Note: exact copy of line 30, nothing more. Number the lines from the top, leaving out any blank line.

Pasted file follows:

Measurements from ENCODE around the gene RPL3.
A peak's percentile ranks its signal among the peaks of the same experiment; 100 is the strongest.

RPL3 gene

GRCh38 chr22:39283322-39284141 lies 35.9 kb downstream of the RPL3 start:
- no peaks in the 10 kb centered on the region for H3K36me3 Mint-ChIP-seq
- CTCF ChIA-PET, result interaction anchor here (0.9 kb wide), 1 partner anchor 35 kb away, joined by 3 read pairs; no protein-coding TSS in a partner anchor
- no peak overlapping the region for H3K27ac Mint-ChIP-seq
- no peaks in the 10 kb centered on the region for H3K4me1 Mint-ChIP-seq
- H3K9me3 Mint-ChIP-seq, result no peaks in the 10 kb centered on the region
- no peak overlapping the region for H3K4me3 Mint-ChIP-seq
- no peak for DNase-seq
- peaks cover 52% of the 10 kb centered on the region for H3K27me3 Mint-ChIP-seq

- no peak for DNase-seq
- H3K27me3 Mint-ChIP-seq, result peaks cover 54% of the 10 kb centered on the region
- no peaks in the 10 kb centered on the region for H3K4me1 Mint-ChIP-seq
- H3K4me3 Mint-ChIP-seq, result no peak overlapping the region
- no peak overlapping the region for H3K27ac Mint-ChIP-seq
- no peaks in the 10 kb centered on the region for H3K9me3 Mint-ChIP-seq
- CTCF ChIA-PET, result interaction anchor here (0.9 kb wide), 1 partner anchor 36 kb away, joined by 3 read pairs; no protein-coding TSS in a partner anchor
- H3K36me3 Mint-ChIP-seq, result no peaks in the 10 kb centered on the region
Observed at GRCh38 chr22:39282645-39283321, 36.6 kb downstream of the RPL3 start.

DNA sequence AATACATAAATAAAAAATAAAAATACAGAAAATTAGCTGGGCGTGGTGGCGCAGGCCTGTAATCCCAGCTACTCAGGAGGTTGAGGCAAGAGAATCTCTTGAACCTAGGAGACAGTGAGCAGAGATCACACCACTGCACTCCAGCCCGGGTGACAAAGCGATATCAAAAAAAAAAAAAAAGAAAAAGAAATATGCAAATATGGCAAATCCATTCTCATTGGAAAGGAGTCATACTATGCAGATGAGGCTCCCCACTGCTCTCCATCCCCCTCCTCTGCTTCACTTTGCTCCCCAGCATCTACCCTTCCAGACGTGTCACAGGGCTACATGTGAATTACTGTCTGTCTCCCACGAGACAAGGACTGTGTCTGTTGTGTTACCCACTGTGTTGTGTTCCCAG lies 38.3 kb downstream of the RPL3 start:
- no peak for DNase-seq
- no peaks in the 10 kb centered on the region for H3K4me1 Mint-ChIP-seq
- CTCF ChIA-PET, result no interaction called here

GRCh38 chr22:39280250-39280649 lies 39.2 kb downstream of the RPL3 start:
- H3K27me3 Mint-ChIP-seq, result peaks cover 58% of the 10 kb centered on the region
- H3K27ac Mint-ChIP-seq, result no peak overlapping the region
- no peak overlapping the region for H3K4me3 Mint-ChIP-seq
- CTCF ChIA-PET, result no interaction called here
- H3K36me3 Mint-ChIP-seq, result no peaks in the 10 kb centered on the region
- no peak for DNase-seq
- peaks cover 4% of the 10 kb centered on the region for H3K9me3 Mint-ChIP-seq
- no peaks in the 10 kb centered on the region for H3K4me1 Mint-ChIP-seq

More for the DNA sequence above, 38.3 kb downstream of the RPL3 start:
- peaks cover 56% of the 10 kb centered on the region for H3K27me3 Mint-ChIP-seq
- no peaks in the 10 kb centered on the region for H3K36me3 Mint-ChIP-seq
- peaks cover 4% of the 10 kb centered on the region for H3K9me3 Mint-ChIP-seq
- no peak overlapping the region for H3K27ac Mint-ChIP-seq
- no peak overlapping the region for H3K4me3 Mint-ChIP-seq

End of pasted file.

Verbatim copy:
- CTCF ChIA-PET, result no interaction called here